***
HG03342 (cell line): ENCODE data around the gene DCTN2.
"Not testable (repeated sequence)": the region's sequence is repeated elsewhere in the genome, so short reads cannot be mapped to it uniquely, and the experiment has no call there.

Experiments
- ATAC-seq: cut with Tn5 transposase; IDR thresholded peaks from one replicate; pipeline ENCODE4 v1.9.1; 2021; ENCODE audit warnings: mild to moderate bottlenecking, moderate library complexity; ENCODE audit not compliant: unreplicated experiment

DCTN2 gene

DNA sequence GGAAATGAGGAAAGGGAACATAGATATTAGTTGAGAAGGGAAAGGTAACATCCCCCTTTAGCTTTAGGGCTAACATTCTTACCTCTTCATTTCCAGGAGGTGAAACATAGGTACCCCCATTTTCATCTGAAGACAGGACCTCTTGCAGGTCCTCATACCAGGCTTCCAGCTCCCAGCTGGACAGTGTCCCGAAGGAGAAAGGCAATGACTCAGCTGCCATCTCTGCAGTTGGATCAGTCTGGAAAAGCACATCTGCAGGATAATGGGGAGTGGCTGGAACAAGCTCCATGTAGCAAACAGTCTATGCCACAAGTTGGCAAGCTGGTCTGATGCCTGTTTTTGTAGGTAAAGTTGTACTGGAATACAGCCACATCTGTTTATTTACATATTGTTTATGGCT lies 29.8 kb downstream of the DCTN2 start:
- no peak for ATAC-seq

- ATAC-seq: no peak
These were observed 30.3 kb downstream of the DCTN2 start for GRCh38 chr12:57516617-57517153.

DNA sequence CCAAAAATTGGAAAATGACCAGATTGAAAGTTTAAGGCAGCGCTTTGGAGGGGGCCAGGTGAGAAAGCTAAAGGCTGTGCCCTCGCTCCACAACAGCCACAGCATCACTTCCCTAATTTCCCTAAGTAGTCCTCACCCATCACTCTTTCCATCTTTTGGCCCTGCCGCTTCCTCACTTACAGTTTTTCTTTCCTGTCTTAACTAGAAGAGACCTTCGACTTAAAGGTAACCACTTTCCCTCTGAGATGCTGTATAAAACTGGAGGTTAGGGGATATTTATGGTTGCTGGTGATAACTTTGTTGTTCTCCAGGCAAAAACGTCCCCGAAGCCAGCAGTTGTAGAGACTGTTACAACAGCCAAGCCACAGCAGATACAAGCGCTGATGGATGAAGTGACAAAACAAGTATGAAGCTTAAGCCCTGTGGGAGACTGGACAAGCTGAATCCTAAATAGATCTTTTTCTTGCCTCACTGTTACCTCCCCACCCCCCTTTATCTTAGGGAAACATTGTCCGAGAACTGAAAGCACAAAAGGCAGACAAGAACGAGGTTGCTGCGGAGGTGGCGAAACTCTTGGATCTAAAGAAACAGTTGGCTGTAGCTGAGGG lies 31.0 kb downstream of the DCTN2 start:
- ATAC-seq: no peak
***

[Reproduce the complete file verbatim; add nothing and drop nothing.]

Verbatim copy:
HG03342 (cell line): ENCODE data around the gene DCTN2.
"Not testable (repeated sequence)": the region's sequence is repeated elsewhere in the genome, so short reads cannot be mapped to it uniquely, and the experiment has no call there.

Experiments
- ATAC-seq: cut with Tn5 transposase; IDR thresholded peaks from one replicate; pipeline ENCODE4 v1.9.1; 2021; ENCODE audit warnings: mild to moderate bottlenecking, moderate library complexity; ENCODE audit not compliant: unreplicated experiment

DCTN2 gene

DNA sequence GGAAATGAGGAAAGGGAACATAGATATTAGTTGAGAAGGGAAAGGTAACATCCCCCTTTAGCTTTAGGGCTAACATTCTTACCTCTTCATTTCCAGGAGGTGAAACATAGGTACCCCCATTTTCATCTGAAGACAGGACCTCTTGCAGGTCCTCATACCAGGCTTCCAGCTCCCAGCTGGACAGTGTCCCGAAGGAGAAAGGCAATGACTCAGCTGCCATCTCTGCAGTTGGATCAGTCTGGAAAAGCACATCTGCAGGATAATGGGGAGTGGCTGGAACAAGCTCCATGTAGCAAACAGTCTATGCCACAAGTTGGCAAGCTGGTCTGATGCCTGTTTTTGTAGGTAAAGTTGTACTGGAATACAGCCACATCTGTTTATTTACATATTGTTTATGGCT lies 29.8 kb downstream of the DCTN2 start:
- no peak for ATAC-seq

- ATAC-seq: no peak
These were observed 30.3 kb downstream of the DCTN2 start for GRCh38 chr12:57516617-57517153.

DNA sequence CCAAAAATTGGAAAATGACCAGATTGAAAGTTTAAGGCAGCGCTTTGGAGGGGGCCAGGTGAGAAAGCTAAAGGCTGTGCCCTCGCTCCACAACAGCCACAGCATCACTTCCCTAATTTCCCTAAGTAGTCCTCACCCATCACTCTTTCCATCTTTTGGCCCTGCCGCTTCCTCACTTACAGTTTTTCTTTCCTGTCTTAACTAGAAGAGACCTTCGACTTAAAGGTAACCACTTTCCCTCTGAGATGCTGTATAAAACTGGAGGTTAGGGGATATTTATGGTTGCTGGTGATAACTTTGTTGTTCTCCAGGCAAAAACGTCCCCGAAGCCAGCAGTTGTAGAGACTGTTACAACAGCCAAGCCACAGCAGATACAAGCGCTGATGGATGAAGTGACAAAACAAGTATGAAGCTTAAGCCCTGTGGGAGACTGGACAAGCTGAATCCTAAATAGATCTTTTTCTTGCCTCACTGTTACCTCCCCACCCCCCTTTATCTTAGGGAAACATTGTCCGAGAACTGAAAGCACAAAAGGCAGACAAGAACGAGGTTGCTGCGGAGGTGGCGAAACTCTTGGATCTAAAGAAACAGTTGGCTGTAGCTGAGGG lies 31.0 kb downstream of the DCTN2 start:
- ATAC-seq: no peak